Mr. Liu, by comparison, was a free-floating intellectual. If he turns out to be a “big one” of the kind Mr. Hu fears, then Mr. Hu can only blame himself for having made him so. By awarding him the Peace Prize, the Nobel Committee and Communist Party have become unwitting partners in producing what China’s democrats and political dissenters have most needed: a leader of transcendent moral stature to rally around.

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Many more commentaries about Liu Xiaobo winning the Nobel Peace Prize have been published since we collected an initial round of readings on Friday. Here’s the latest:

• Jeremiah Jenne writes about “The Nobel Prize and the CCP’s Ignoble Response” at Jottings from the Granite Studio.

• At the New York Times, read a Room for Debate roundtable offering five perspectives on “China’s Unwanted Nobel Prize.”

David on Formosa offers a survey of reactions in Taiwan to Liu Xiaobo’s win.

• Seth Gurgel of the Chinese Law and Society blog explains why Liu’s award inspires both happiness and sadness, and why it reminds him of Beethoven.

• At Global Voices Online, an analysis of Liu’s transformation as an intellectual.

• Listen to Perry Link speak on the award and its potential repercussions for Chinese activism at NPR’s “All Things Considered.”

• At Al Jazeera, Jillian York suggests that Liu is the first “digital” Peace Prize laureate.

• Xujun Eberlein of Inside-Out China considers why Liu has been called both too moderate and too extreme in his activism.

• At the Guardian, Jonathan Watts describes an attempted post-award celebration among Chinese intellectuals and the government crackdown that followed.

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In only a few hours, word will come from Oslo and the world will know whether or not this year’s Nobel Peace Prize winner is Chinese activist and author Liu Xiaobo, currently serving an eleven-year prison sentence for “subverting state authority.” Speculation about Liu’s odds has been running at a fever pitch this week, so much so that Irish bookmaker Paddy Power made an early payout to those who had put money on Liu by Tuesday. Authorities in Beijing, however, have made it clear that this is one international prize that China doesn’t want to win.

For more about Liu Xiaobo, his work, and his Nobel nomination, Jeff Wasserstrom interviewed Jean-Philippe Béja of the Paris-based Centre for International Studies and Research. Béja is author of A la recherche d’une ombre chinoise. Le mouvement pour la démocratie en Chine (1919-2004) and “The Massacre’s Long Shadow,” which appeared last year in the Journal of Democracy.

JW: What do you consider Liu Xiaobo’s most powerful essay? Or, to put it another way, if we were to direct our readers to one or two pieces that would give them a sense of his ideas and style of argument, what would they be?

JPB: I would certainly direct them to read “猪的哲学” (“The Philosophy of the Pig”), where he describes how the elites let themselves be bought by the regime after the Tiananmen massacre. It is a very lucid analysis of the social contract proposed by Deng Xiaoping after his Southern tour. Another one is the speech he gave when he received the prize of the 民主教育基金会 (Chinese Democracy Education Foundation), in which he emphasizes one of his most constant positions: by living in truth, it will be possible to change a regime which is based on lies. This is his most Havelian speech, which illustrates his deepest convictions. When many Chinese intellectuals were abandoning ethics in order to be “modern”, Liu Xiaobo always insisted on the value of ethics.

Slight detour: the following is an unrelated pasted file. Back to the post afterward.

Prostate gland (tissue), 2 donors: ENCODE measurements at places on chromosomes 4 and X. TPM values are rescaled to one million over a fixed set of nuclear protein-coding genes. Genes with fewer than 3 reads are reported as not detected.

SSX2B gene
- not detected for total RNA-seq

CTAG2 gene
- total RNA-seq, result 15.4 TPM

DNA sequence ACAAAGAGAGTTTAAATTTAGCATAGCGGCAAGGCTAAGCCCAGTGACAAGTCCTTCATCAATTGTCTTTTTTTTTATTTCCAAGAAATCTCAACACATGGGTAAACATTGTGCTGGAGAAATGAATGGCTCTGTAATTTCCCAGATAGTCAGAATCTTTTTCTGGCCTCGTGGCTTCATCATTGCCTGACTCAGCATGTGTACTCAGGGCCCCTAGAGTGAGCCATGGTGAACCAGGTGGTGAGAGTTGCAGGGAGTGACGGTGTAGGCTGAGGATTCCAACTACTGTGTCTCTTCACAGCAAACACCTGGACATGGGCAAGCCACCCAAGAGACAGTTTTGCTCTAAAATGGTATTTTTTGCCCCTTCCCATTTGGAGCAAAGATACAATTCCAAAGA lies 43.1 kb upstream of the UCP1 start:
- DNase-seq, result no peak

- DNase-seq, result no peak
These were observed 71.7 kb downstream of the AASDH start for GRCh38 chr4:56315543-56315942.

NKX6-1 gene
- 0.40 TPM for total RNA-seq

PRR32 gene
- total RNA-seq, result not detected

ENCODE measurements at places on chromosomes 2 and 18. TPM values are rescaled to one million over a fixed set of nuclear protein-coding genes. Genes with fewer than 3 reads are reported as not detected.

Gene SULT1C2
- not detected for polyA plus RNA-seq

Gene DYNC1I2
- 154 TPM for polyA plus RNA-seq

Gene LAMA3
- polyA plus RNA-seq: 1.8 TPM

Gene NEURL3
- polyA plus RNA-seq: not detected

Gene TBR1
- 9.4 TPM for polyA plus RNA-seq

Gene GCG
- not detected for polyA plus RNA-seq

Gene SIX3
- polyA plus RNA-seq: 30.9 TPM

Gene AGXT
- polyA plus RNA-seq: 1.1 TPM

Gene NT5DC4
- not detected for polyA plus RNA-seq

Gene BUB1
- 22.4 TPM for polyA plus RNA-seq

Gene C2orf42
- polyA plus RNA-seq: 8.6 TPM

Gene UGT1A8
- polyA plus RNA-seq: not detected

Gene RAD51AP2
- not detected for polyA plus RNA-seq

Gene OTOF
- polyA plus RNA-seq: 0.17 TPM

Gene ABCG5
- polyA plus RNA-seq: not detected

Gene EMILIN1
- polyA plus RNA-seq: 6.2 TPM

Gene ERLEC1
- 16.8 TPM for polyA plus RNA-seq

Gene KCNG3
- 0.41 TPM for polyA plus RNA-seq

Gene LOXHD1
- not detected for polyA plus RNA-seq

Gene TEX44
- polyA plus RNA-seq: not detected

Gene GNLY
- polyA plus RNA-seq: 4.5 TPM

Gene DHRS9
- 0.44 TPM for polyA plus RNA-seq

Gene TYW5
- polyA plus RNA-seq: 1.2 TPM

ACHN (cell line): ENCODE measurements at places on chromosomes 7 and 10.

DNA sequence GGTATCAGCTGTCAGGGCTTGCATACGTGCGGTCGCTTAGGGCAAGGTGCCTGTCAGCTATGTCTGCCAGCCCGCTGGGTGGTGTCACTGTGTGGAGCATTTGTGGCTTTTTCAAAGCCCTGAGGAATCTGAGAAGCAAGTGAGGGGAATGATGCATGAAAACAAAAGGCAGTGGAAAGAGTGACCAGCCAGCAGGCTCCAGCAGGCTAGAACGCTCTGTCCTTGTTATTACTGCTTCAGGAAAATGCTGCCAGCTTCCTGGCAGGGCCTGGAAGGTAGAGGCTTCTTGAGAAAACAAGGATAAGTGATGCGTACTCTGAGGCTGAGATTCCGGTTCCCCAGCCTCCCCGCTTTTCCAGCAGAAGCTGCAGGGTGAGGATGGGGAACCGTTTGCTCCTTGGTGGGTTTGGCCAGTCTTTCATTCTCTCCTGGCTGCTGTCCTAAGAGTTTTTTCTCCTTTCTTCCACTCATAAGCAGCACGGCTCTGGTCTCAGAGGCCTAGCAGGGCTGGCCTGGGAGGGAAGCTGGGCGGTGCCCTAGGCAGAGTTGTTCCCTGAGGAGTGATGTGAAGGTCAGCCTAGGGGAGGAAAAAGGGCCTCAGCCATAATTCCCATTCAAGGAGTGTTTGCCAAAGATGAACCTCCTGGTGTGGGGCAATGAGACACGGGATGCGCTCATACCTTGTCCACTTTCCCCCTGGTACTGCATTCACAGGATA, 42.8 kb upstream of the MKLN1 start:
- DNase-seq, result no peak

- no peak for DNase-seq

Finally, if your readers want to know more about the way he became the “black horse” of literary circles, they should read the article 危机 (“Crisis”) he published in the 深圳青年报 (Shenzhen Youth Daily) in 1986.

JW: Were you surprised when it became clear how seriously his candidacy for this prize was being taken?

JPB: Yes quite, because in the course of the years, I have noticed that Westerners very rarely understand the value of Chinese intellectuals. But, of course, Central and Eastern Europeans are different, because they have gone through a comparable experience. Václav Havel perfectly understands the situation of Liu Xiaobo, and he knows the courage which is required to stand up as he always did.

JW: Were you surprised that the Beijing government tried to get involved in the Nobel Prize process, or did this strike you as quite predictable, given the things China’s leaders have done in the past (like trying to keep Dai Qing from speaking at last year’s Frankfurt Book Fair)?

JPB: It did strike me as predictable. The Chinese leaders always blast the NGOs or the Western governments who comment on Chinese affairs, accusing them of “hurting the feelings” of 1.3 billion Chinese, but they seize all the opportunities to try and influence their partners on the international scene.

JW: Can you tell our readers something about Liu Xiaobo, as a political figure or simply as a person, since in a recent article in the Guardian you are described as one of his friends?

JPB: I admire Liu Xiaobo’s courage and determination. He is a very mild person, his analyses are always quite rational, and, for example, he has always refused to judge the political situation in function of his personal position. Let me explain. At the time he was followed everywhere by two or three plainclothes policemen, when they prevented him from leaving his home, even to buy food, he would acknowledge the progress that was accomplished, congratulating himself of the greater space for society to express its opinions. Personally, he likes discussions, he can be very tough and we often argued about how to analyse some political situations. But our disagreements never had any consequences on our friendship. Liu Xiaobo is a 东北人 (Northeasterner) and, despite his strong criticism of Chinese tradition, he has a deep sense of 义气 (loyalty).